CVLS Hearsay Refresher. Who Cares About Hearsay? A Four-Step Hearsay Formula Hearsay Exceptions Questions. Hearsay: Why We Care. Hearsay raises concerns about reliability. Is the witness’s testimony reliable enough to be admitted as evidence?. Hearsay: Why We Care. Perception Memory
Hearsay raises concerns about reliability.
Is the witness’s testimony reliable enough to be admitted as evidence?
The declarant is the person who made the statement.
Out-of-court means that the declarant did not make the statement while testifying at the current trial or hearing.
Non-verbal conduct may be hearsay if it is intended as an assertion and offered for the truth of the matter asserted.
An out-of-court statement offered to prove that what a declarant said is true is inadmissible [if no exception applies] asthere is no way to verify it for accuracy.
The declarant is not at trial, under oath, observable by a jury, or subject to cross.
If counsel can convince the court that the out-of-court statement is offered for a reason OTHER than its truth, the statement is admissible as non-hearsay.
What are some other reasons?
OOCS offered to prove the effect or impact on the listener.
OOCS offered to show a legal obligation (“verbal or legal act”).
Statements offered for EOTL do not depend on the truth of the assertion.
What matters is simply that the words were spoken and the listener heard them.
The key in effect-on-listener is not the P-M-N-S of the out-of-court speaker but what the out-of-court listener heard.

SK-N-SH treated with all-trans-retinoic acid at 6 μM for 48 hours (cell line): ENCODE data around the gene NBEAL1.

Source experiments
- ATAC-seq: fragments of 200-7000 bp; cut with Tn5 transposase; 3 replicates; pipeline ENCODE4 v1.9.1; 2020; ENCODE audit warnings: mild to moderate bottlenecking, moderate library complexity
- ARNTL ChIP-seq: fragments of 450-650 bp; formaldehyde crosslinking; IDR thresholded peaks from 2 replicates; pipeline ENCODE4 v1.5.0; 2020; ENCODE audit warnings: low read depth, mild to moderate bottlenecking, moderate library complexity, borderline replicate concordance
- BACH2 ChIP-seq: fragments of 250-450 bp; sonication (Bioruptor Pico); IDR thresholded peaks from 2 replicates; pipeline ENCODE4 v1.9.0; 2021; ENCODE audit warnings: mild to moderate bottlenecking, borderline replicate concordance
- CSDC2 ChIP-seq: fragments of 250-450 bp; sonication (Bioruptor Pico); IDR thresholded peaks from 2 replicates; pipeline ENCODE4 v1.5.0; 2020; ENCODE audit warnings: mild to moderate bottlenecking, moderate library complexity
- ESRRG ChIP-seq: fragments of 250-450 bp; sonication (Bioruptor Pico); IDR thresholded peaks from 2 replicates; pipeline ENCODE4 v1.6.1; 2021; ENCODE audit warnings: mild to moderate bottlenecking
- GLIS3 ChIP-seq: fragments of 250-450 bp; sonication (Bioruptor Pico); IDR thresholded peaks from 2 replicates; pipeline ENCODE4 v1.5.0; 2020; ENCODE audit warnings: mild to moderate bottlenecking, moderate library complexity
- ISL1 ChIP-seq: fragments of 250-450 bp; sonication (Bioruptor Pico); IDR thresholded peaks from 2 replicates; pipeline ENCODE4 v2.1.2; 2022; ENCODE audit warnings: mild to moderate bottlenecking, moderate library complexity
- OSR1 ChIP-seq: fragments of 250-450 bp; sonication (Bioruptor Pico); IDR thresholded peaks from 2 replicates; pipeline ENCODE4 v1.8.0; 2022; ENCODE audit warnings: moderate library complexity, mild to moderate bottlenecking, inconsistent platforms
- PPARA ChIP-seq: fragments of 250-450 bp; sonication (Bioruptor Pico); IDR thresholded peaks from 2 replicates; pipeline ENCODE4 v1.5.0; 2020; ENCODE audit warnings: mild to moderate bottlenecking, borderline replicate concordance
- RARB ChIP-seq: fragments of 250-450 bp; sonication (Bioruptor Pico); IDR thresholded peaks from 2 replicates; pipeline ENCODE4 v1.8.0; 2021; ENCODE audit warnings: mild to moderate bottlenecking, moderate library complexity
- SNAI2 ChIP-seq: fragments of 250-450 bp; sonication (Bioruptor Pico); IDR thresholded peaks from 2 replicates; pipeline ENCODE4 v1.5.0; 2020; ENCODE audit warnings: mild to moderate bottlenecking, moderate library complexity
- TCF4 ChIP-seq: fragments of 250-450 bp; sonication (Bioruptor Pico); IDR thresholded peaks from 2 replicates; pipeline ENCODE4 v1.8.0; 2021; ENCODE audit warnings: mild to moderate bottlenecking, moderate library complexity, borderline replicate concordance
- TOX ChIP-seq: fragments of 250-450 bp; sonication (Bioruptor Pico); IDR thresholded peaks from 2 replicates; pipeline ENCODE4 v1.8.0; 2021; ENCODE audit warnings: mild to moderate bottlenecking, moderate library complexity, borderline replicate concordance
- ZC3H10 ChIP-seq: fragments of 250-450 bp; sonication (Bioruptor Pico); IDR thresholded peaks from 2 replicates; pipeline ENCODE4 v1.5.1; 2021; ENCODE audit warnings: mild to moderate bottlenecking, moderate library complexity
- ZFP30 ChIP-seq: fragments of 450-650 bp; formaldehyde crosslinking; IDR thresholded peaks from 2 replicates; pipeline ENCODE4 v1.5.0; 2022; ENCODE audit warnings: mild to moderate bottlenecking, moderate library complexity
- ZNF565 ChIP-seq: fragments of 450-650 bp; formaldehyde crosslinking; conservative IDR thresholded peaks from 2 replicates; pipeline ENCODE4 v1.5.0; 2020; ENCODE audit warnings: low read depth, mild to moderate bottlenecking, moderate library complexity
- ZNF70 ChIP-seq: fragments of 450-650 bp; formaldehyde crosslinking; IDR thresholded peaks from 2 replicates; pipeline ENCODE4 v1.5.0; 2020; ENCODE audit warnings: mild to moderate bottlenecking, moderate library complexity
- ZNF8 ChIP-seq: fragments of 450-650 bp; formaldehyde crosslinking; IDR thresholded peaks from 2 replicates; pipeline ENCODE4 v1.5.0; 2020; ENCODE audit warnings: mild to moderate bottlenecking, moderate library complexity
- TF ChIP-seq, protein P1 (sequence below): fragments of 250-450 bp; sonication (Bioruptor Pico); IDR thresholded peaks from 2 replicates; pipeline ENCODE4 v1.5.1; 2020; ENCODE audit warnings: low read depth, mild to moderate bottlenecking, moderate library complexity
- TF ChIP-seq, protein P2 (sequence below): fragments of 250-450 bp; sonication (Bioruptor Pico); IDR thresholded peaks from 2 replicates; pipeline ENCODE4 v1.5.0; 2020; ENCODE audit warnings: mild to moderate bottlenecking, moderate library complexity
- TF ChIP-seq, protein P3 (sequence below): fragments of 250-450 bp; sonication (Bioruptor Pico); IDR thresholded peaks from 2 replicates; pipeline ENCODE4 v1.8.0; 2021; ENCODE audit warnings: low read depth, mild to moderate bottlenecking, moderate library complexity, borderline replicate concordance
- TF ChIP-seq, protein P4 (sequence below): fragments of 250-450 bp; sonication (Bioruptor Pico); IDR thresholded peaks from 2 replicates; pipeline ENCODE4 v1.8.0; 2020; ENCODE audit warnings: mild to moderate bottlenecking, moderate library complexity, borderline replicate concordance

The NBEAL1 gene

It is critical to examine why the evidence is being offered.
A bus driver testifies about a conversation he heard between a man and a murder victim, during which she demanded that he marry her.
Is this testimony based on impermissible hearsay? How might you argue for its admission at trial?
The statement, whether true or not, is relevant to show that the alleged killer had a motive to murder the victim.
A DEA task force agent testifies, “I got a call from my informant. He told me that [defendant] was selling drugs from his mother’s home. We then began conducting visual surveillance of the home.”
Mundy objects! Hearsay?
The evidence was offered not for the TOMA – but to explain why the task force began to watch the home, a fact that did not depend on the tip’s truth.
The court provided a limiting instruction that the tip should only be used to show why the officers went to the home.
Prior statements by witnesses would “fall within the definition of hearsay” but are “excluded” from it.
Treat these statements as exceptions to the four hearsay components.
A statement is not hearsay if it is offered against an opposing party and:
(A) Was made by the party in an individual or representative capacity [or]
A party’s own words are not hearsay when offered against her at trial.
(D) Was made by the party’s agent or employee on a matter within the scope of that relationship and while it existed [or]
(E) Was made by the party’s co-conspirator during and infurtherance of the conspiracy.
Declarant testifies and is subject to cross-examination about a prior statement
The statement is inconsistent with the declarant’s testimony
The statement was given under penalty of perjury at a trial, hearing, or other proceeding or at a deposition.
To be admissible, the prior statement need not have been subject to cross-examination at the time that it was made -- just at the time it is offered.
FRE 803 is based upon “the theory that [certain] hearsay statement[s] may possess . . . guarantees of trustworthiness sufficient to justify non-production of the declarant even though he may be available.”